“That little episode with MSNBC, I didn’t like what happened,” said Paul. “But afterwards, a lot of people close to me said “No, it’s beneficial. A lot of people are willing to defend me, and they said it came out quite well.”
When asked if interviews like this are an indirect way to hurt his son, Rand Paul, he had this to say:
“It’s hard for me because I know what they are doing,” said the three-time Presidential candidate. “I am not important in the sense that I don’t have a vote, I don’t go to Washington, and that sort of thing. Rand I think is good. I think he is very fluent, and he knows how to present the message. They fear him, and they don’t want that message out. He has a tough job. Though he gets some benefits from what I have done, he also gets all of the disadvantages in that if I have a position that the mainstream media can attack, they will. It is a combination. They do not want our message out, and they do not want him to get further along. I feel more badly about how it might hurt him than me getting hit again because I’ve been living with that a long time. I sort of expect it.”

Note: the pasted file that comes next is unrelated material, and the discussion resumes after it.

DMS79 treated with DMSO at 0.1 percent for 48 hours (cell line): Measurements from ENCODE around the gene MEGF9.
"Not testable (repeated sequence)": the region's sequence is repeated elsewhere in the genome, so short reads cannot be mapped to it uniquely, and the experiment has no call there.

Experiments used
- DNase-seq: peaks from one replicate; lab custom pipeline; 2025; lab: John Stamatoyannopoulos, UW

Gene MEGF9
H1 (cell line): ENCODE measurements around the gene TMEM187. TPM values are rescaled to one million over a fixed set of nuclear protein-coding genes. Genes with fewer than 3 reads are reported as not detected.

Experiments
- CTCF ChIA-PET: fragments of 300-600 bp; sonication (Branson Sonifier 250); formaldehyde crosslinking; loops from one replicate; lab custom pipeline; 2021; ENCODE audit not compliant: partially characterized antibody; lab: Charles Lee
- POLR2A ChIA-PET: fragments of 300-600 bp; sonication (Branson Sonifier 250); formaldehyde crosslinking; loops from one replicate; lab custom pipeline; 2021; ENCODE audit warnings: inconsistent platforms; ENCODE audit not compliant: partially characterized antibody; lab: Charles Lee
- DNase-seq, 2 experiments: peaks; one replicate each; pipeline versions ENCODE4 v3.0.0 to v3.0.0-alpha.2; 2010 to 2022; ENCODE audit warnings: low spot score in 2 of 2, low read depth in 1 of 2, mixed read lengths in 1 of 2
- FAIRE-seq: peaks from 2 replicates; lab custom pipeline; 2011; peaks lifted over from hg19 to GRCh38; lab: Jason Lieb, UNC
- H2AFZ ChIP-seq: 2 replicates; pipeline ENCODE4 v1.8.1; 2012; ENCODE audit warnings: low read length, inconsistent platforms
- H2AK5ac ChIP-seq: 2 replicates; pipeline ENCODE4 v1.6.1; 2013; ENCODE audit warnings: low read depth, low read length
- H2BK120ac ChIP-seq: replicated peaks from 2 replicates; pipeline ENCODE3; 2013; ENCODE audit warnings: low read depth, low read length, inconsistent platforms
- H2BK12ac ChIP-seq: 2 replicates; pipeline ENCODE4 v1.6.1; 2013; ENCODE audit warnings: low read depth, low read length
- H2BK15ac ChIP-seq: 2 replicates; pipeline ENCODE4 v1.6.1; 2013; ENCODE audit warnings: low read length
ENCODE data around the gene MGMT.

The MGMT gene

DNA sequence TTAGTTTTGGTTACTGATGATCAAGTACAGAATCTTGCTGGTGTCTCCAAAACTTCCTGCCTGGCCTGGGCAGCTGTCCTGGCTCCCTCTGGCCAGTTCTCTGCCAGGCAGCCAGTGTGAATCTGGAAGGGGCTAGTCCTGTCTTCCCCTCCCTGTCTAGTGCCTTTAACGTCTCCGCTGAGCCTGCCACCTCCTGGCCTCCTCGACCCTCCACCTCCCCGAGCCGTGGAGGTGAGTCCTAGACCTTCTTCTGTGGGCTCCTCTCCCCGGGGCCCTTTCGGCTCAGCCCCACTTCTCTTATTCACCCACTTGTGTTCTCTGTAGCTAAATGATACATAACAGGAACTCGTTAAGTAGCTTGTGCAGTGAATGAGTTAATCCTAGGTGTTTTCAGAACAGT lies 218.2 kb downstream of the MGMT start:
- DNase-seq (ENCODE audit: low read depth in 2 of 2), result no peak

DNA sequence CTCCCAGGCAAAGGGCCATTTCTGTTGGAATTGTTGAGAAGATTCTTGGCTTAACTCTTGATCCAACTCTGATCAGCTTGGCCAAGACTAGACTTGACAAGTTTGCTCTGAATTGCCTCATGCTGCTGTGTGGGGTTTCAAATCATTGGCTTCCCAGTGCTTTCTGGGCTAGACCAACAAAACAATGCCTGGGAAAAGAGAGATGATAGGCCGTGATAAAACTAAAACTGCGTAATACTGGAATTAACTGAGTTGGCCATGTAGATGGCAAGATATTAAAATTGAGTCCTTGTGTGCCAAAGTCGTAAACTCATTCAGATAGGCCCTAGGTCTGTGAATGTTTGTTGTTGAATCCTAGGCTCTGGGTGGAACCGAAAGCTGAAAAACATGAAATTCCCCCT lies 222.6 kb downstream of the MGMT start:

“If we win this vote, in many ways it will be vindication of the libertarian position on non-interventionism,” Paul said, offering his “hope” that Congress votes down the resolution to strike Syria.
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